Systems consequences of amplicon formation in human breast cancer.
Genome Res 2014 Oct; 24(10):1559-71.
Chromosomal structural variations play an important role in determining the transcriptional landscape of human breast cancers. To assess the nature of these structural variations, we analyzed eight breast tumor samples with a focus on regions of gene amplification using mate-pair sequencing of long-insert genomic DNA with matched transcriptome profiling. We found that tandem duplications appear to be early events in tumor evolution, especially in the genesis of amplicons. In a detailed reconstruction of events on chromosome 17, we found large unpaired inversions and deletions connect a tandemly duplicated ERBB2 with neighboring 17q21.3 amplicons while simultaneously deleting the intervening BRCA1 tumor suppressor locus. This series of events appeared to be unusually common when examined in larger genomic data sets of breast cancers albeit using approaches with lesser resolution. Using siRNAs in breast cancer cell lines, we showed that the 17q21.3 amplicon harbored a significant number of weak oncogenes that appeared consistently coamplified in primary tumors. Down-regulation of BRCA1 expression augmented the cell proliferation in ERBB2-transfected human normal mammary epithelial cells. Coamplification of other functionally tested oncogenic elements in other breast tumors examined, such as RIPK2 and MYC on chromosome 8, also parallel these findings. Our analyses suggest that structural variations efficiently orchestrate the gain and loss of cancer gene cassettes that engage many oncogenic pathways simultaneously and that such oncogenic cassettes are favored during the evolution of a cancer. Genome Res 2014 Oct; 24(10):1559-71.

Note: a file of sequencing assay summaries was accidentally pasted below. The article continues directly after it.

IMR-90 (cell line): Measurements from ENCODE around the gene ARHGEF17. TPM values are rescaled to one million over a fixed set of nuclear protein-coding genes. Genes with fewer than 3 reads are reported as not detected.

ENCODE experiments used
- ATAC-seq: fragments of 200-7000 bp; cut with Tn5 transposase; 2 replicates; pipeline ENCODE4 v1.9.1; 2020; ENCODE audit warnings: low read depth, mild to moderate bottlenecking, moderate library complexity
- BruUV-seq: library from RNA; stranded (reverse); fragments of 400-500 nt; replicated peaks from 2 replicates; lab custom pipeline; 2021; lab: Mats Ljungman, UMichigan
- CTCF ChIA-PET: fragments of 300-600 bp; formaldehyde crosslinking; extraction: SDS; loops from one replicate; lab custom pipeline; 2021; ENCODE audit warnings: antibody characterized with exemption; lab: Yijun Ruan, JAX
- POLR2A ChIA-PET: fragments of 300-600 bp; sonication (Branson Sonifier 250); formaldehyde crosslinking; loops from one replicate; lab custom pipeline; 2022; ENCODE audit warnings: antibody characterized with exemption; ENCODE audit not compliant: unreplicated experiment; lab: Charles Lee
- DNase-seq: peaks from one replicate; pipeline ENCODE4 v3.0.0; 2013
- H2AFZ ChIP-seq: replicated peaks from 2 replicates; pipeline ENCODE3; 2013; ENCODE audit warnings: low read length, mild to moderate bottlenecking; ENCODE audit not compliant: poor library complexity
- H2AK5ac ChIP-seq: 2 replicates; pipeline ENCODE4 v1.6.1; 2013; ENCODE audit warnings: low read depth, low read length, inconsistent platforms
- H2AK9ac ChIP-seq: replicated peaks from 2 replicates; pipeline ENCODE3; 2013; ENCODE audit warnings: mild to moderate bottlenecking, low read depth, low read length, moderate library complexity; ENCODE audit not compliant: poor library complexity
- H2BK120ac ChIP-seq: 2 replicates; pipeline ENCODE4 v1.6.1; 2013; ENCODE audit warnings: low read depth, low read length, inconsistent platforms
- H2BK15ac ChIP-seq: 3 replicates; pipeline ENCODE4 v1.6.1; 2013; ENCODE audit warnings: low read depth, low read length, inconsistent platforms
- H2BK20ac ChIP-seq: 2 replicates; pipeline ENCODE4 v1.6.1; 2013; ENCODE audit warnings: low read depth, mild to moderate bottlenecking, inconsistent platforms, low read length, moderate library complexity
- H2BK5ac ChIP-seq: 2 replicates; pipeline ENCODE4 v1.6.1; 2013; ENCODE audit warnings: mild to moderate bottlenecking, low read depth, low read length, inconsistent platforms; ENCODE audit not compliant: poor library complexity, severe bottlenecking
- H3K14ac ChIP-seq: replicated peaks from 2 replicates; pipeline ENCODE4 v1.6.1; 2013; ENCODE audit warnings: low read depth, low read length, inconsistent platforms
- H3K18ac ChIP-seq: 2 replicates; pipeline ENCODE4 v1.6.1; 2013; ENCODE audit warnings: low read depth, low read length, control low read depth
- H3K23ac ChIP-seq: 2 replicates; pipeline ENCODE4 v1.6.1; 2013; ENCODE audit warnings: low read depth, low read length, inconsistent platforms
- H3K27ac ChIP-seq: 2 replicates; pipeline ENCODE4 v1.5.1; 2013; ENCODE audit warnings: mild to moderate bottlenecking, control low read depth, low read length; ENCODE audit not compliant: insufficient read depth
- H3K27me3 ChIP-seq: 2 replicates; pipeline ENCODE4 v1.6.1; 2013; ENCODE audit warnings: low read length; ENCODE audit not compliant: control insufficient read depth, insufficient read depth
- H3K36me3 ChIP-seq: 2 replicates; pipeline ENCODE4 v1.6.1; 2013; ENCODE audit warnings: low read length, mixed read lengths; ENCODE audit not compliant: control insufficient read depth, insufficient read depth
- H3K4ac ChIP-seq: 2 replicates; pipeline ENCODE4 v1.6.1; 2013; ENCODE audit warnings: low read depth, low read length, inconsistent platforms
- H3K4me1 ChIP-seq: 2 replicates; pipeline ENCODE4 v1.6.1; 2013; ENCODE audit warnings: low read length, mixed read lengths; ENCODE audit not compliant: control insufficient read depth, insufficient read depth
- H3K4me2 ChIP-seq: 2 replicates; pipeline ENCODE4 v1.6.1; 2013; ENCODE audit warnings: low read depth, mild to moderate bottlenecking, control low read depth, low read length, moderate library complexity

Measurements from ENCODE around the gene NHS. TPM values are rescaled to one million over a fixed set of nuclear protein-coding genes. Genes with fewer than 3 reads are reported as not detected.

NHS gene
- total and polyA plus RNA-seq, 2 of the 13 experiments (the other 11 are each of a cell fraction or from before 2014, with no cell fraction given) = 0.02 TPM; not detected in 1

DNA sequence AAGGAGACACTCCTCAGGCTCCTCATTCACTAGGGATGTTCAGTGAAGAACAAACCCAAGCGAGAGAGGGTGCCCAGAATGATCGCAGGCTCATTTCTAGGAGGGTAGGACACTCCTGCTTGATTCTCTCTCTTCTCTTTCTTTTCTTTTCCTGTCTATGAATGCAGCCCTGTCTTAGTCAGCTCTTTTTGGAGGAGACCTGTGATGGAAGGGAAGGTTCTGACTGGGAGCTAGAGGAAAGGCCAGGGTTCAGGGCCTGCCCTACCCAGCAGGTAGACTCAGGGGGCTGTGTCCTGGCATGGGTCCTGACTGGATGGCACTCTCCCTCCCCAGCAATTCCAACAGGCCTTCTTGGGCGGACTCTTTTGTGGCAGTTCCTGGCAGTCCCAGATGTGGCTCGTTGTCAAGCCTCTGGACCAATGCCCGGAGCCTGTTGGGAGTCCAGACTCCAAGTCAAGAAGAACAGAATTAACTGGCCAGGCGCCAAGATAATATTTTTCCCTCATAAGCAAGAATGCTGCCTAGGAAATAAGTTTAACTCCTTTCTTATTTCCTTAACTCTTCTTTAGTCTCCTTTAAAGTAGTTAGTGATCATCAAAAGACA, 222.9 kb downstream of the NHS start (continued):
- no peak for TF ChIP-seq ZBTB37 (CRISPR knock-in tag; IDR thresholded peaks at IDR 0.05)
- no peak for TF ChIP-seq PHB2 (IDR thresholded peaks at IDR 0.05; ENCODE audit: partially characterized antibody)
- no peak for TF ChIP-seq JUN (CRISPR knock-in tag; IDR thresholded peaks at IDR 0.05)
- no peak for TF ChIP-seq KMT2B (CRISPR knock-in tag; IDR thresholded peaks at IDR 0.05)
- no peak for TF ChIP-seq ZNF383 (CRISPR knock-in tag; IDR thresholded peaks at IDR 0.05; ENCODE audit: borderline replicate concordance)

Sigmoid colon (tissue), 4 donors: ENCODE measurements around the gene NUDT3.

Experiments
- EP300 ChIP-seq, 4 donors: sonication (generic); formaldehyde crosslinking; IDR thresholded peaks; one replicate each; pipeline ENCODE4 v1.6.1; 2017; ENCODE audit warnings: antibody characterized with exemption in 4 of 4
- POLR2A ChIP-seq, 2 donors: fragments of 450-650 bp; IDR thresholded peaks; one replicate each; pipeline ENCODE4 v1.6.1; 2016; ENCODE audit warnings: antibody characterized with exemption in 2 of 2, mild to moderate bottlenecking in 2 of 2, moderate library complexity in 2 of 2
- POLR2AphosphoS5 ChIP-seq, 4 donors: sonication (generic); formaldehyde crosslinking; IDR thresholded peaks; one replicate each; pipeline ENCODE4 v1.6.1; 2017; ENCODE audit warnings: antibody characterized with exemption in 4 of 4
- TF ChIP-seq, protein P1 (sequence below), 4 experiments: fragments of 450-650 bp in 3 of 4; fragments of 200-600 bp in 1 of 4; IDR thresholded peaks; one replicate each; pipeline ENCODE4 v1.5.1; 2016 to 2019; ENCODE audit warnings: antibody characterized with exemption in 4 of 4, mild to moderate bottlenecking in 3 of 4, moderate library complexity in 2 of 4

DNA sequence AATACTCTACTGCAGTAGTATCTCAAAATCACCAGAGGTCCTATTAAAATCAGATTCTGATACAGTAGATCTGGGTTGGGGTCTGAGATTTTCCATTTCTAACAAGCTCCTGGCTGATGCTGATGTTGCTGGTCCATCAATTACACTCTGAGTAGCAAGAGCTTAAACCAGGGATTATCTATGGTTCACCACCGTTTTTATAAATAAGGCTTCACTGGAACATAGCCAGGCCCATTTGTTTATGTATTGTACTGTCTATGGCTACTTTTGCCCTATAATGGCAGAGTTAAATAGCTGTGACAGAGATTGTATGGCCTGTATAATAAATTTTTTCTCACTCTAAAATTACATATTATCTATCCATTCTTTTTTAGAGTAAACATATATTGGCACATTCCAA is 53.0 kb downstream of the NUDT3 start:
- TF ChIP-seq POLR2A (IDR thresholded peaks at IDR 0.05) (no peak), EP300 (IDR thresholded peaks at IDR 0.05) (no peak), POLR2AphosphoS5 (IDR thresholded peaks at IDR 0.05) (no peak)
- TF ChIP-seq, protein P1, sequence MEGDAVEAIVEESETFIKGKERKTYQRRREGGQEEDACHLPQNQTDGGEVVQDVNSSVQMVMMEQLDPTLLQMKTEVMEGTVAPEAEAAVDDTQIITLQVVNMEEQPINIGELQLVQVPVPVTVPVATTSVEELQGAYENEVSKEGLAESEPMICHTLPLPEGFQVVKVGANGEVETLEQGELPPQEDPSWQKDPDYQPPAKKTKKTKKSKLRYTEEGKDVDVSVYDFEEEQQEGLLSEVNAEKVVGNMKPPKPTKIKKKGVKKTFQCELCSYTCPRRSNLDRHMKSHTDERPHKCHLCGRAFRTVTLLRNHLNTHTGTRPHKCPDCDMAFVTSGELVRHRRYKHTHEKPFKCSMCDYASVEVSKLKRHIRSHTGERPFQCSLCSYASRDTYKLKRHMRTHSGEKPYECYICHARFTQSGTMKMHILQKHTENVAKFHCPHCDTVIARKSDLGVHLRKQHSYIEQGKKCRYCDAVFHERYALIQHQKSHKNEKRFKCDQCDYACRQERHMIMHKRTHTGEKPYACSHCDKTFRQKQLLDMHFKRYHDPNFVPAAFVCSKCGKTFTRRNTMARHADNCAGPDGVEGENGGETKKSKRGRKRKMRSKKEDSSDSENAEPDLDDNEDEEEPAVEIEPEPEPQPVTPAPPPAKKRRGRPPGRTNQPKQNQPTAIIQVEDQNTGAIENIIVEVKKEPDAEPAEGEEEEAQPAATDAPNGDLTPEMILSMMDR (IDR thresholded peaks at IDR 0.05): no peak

Hidalgo Miranda A,
Systems consequences of amplicon formation in human breast cancer. Genome Res 2014 Oct; 24(10):1559-71.